‘Rye Lane’ Sundance Review: A Sunny, Irreverent Tribute To British Rom-Com Forebears
Breathing fresh life into the rom-com genre, Raine Allen Miller’s Rye Lane is a delight. Premiering at Sundance, it pays affectionate tribute to its forebears while injecting a youthful British energy reminiscent of seminal TV shows such as Skins. This is a sunny, irreverent take on life and love, following two strangers over the course of one eventful day, and more — though it’s at its most exhilarating when playing out in real time, Before Sunrise-style.
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The opening scenes capture the culture clashes and archetypes of contemporary South London — or Peckham, to be precise, which is home to the titular Rye Lane. Flitting between the cubicles in a unisex bar toilet, the aerial camera shows a young man being beaten up, a parent changing a baby’s nappy, teens taking selfies, girlfriends drinking and vomiting. When Dom (David Jonsson) enters the cubicle solo, he starts doing what many audiences won’t expect: crying. His sobs soon are overheard by Yas (Vivian Oparah), who seems to be the only person using the toilet for its intended purpose.
The pair begin a conversation and continue it over a vaguely mutual friend’s art exhibit. Turns out he was dumped by his girlfriend and is on the way to meet her to talk things through. His half-hearted attempts to shake off Yas along the journey fail: This is a woman on a mission. There are definitely shades of the “manic pixie dream girl” trope in this spontaneous character, but she also has agency, her own story and is not simply in service of the male lead.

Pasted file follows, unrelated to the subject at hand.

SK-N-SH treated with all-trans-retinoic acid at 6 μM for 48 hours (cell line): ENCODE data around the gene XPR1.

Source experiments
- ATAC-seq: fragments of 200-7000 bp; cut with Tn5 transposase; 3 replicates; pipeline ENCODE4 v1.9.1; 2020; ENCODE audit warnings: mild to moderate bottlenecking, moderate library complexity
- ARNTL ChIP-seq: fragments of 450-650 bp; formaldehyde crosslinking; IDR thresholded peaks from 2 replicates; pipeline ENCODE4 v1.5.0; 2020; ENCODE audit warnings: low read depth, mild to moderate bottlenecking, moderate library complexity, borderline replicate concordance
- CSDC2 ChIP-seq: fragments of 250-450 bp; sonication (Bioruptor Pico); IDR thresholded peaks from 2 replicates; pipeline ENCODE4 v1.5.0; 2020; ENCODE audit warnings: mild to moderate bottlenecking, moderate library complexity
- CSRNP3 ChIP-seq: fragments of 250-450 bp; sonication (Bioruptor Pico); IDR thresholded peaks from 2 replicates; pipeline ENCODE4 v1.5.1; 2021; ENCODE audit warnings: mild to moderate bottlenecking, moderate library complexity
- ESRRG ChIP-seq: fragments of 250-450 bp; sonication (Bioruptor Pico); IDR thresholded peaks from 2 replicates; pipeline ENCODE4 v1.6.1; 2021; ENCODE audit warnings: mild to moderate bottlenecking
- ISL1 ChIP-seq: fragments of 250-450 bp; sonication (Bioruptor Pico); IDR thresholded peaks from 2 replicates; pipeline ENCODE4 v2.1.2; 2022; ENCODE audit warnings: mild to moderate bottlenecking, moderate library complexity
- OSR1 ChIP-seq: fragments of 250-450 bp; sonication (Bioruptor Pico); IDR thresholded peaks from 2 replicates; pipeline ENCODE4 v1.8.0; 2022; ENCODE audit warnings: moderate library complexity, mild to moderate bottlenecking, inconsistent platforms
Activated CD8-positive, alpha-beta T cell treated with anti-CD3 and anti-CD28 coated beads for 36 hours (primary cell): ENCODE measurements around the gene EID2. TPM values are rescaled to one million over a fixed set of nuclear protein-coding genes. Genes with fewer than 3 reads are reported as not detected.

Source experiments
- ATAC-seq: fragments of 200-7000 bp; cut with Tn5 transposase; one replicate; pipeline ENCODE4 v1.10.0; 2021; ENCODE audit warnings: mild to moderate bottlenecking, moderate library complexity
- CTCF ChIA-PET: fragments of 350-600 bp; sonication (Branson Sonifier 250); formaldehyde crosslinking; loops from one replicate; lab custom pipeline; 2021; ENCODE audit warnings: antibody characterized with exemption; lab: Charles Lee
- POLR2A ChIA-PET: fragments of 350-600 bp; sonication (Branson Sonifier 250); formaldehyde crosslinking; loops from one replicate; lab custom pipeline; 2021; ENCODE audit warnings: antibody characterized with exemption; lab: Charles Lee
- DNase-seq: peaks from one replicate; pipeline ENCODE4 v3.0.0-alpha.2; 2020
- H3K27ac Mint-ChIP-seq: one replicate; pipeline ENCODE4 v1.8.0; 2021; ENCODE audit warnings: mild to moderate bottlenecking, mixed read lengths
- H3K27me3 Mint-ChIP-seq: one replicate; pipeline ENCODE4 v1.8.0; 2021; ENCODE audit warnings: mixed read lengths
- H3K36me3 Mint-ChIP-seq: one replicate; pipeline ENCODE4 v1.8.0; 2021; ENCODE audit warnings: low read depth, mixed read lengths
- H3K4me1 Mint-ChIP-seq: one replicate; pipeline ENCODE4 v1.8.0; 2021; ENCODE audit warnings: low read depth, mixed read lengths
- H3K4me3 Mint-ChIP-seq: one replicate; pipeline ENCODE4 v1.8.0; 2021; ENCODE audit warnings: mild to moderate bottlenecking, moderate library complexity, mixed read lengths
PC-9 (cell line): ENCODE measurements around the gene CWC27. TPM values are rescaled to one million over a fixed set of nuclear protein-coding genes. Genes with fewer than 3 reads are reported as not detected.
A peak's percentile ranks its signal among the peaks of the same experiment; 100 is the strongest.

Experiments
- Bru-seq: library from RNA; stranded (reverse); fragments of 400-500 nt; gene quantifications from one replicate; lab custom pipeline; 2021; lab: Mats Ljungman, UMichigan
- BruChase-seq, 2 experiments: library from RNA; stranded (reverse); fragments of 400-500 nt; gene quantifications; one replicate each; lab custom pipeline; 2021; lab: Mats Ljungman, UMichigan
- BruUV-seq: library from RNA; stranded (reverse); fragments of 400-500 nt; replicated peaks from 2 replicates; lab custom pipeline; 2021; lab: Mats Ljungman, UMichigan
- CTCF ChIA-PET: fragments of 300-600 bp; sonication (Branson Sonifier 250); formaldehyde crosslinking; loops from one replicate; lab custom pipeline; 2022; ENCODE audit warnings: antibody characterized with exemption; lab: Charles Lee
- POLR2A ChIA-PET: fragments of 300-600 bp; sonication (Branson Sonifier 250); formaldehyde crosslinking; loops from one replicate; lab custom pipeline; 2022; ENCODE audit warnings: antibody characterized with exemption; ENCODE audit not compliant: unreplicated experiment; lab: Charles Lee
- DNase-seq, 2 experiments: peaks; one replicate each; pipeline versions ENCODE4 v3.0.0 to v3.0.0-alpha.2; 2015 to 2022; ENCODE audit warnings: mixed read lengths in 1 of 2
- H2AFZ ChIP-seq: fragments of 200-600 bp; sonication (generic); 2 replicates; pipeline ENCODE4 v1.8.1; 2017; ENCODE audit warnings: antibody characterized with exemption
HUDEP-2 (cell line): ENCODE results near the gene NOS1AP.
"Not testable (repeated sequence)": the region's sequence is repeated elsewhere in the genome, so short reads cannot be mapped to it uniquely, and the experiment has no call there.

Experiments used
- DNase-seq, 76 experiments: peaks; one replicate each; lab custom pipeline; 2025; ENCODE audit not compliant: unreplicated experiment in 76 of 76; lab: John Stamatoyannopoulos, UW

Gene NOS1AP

The script from Nathan Byron and Tom Melia also has fun at the expense of its hero and heroine’s romantic woes: One of its messages is not to take yourself too seriously. Most one-liners land — from the broad to the observational, this often is laugh-out-loud funny, helped by a strong supporting cast playing everything from ex partners to lesbian moms.
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There’s imaginative visual flair in the storytelling. When Yas and Dom tell each other tales about their recent past, it’s not just a flashback: The characters are put into the picture, watching their old selves, recalling everything from Back to the Future Part II to Being John Malkovich.
The main movie references come from the romantic comedy genre itself. As the pair flit between parks, karaoke bars, house parties and food markets, eccentric strangers wander in and out of the frame. Some are familiar — either cameos or tributes to well-known British rom coms from Bridget Jones’s Diary to Love, Actually. It’s an amusing way to note the legacy Rye Lane comes from but also to highlight how it is shaking up the norm. The characters at the center of this story previously might have been in the supporting cast of such films — or absent entirely.
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There have, of course, been British romantic comedies with a predominantly Black cast before, such as 2018’s Been So Long and 2021’s Boxing Day. But they are rare — and Rye Lane feels like a big, energetic bounce forward for the genre as a whole.
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